Here’s the weekly summary of a mix of Windows Mobile and general mobile tech related items from my personal blog.
Reader Tip:Omega One 1-Calc Lite Free from Microsoft
In response to a rant of mine, reader Thomas R. Hall pointed out that Microsoft has made Omega One’s 1-Calc Lite calculator available free of charge. You can find it at:
Applications for Windows Mobile: 1-Calc Lite
There are separate links for the Pocket PC and Smartphone versions (registration required). Try it and let me know what you think of it. Good enough to replace the Calc-98 I’ve been using for years?
SMS Notifier for Pocket PC
Here’s an interesting Open Source-ish app for Pocket PCs based on Windows Mobile 5 and .NET Compact Framework 2.0. The project description reads: SMS Notifier watches for incoming calls that are missed (i.e. not answered). Depending on configuration settings it does the following things: 1) Send an SMS message to the caller (configurable contents), possibly containing also the end time of current appointment (configurable). 2) Adds an item to calendar (containing the caller info).
You’ll find a CAB file installer at the page linked above (Microsoft’s CodePlex site).
More About the Zune Phone: Part II
My old friend Frank McPherson and I have some minor differences of opinion about the rumored Zune phone. He posted an interesting op-ed-piece in his blog about the rationale for a Zune phone. I responded in my blog. And, he volleyed another set of discussion items. To summarize Franks original points:
- The Zune Phone is in response to the Apple iPhone
- Microsoft Voice Command is the secret weapon to counter the iPhone’s multi-touch feature
- Microsoft doesn’t need a Zune Phone. It just needs to make the Windows Mobile Phone better
Frank fired back with a follow-up blog titled: More About Zune Phone.
As far as I can tell, I think Frank and are converging towards mostly agreement. The only remaining issue is Microsoft Voice Command. Voice Command is a Microsoft add-on application for Pocket PC/Phone Edition and Smartphone that provides voice command faetures. In other words, you can use specific words to launch applications or dial a phone by saying a person’s name or the individual phone number digits. It is not a continuous speech recognition system that lets you, for example, dictate your weekly report into a text editor. Like handwriting recognition, voice command recognition is just too error prone and requires a change to the way you speak. Depending on your microphone, you may also have issues with ambient noise levels. It is not something you can trust while, for example, running through a busy airport and trying to reschedule a connecting flight. Voice Command is not going to be the killer feature.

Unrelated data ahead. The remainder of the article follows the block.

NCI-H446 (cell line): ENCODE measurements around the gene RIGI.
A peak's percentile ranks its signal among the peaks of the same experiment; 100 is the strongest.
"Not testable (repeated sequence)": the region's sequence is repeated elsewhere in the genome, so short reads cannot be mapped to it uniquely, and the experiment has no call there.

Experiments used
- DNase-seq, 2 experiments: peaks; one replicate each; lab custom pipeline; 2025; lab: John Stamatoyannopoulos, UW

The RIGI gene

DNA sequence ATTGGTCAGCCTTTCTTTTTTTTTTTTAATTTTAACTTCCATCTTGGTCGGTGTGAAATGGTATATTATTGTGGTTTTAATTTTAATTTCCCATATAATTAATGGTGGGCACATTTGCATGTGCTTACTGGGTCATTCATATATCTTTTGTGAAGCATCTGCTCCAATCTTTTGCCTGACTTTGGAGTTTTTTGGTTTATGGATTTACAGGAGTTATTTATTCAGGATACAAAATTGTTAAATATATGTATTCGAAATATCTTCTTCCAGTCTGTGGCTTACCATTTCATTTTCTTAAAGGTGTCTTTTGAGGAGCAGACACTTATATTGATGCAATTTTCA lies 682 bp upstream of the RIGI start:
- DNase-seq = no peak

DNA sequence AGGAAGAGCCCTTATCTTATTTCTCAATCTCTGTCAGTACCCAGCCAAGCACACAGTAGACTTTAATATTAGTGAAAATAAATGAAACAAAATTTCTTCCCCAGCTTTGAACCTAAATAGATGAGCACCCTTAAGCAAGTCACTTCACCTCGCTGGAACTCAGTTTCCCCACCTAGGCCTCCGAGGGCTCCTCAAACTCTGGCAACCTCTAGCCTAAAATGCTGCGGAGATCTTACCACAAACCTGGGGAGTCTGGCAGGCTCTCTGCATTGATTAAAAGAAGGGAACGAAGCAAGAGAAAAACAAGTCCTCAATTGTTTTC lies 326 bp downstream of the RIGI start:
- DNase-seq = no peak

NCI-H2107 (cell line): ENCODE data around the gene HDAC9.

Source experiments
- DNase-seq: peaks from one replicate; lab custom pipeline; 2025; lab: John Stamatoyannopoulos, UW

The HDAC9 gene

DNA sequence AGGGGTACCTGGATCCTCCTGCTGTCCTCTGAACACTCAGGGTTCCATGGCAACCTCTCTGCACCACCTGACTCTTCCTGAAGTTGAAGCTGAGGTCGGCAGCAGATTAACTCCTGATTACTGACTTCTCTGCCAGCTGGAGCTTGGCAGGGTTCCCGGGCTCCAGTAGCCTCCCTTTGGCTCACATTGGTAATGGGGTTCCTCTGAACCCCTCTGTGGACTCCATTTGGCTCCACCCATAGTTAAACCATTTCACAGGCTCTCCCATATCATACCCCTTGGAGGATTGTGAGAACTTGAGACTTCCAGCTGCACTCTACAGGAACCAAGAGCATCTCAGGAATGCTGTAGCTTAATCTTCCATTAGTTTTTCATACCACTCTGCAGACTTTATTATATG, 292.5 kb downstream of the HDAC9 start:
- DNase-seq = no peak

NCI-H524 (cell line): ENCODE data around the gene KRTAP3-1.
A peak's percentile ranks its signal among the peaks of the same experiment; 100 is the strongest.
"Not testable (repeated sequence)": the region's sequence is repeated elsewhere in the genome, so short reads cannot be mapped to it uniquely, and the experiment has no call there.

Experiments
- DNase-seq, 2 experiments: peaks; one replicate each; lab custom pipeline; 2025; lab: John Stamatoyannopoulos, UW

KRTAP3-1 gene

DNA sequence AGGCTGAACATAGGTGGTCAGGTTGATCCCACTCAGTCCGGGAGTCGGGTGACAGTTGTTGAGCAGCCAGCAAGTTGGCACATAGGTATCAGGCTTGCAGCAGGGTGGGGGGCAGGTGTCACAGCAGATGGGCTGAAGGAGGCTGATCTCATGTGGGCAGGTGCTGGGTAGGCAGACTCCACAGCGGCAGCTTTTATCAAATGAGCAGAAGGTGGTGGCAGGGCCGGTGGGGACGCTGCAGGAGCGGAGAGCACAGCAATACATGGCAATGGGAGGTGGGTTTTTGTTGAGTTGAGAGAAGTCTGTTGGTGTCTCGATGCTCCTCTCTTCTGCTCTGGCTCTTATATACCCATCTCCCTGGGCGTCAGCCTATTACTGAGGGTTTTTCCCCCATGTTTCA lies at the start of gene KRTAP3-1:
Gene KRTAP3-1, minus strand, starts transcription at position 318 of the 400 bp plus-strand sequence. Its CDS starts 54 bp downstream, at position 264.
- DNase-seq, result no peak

In fact, the Apple iPhone’s main issue may be its own high price and its mobile phone carrier choice which for the past few years had its shares of customer relationship management issues as well as a relatively high data plan for smartphone.
The Zune is a non-starter. It has not even dented the iPod’s market share. I doubt if a Zune Phone will do anything more than reduce the market share of Microsoft’s own Windows Mobile phone devices. That said, after my own irrational exhuberance about the Apple iPhone, I’m beginning to agree with other mobile device observers that the Apple iPhone may implode on itself if its initial rollout is not handled properly this summer. It should be interesting to watch what happens to the phone market this summer.
Handwriting Recognition is Not Ready for Prime Time Either
My previous blog dismissed Microsoft Voice Command as a useful tool under optimum conditions (something one blog reader disagrees with). Those of you use use Voice Command regularly and successfully probably also disagree with me. And, that is fine. I’ll chalk that up to differing user experiences.
The more surprising thing that occured to me as I wrote a response to the Voice Command fan is that Handwriting Recognition has also failed. I’m somewhat surprised to find myself saying this since I often use HWR myself daily. However, I only use it for short entries (entering a short calendar appointment). It is too slow and error prone for taking notes at a conference or during some other information-rich (take lots of notes) meeting.
The real slam against against HWR is the move towards mobile devices with thumb keyboards (following the lead of the Blackberry and Treo devices). The lack of update on the Tablet PC may be another indicator that the good ol’ QWERTY keyboard (whether full or thumb sized) still rules the input of data into computing devices.
Jott.com: Speech to Text via Email
In case you missed Frank McPherson’s comment on my previous blog rant on both speech and handwriting recognition losing to thumb keyboards…
Frank mentioned a web service I had not heard of before: Jott.com (not to be confused with JotSpot which has a jot.com URL).
Founded by two ex-Microsoft-ies, this web service lets you call it from your mobile phone, transforms your voice message into text, and then emails the text back to you.
I’m tempted to try it except for one little problem… I’m always leery of giving out my phone number to any web service. The thought of a security breach that reveals all phone numbers stored by a service or an errant piece of software that starts dialing madly concerns me a lot (obviously). The Jott service requires you to provide your phone number. It probably uses Caller ID to identify you to determine which email address to send text of your voice message.
If you are less paranoid than me and have tried this service, let me know how it is working for you.
BTW, you can find Frank’s own blog covering mobile technology at: Pocket pC Hints and Tips.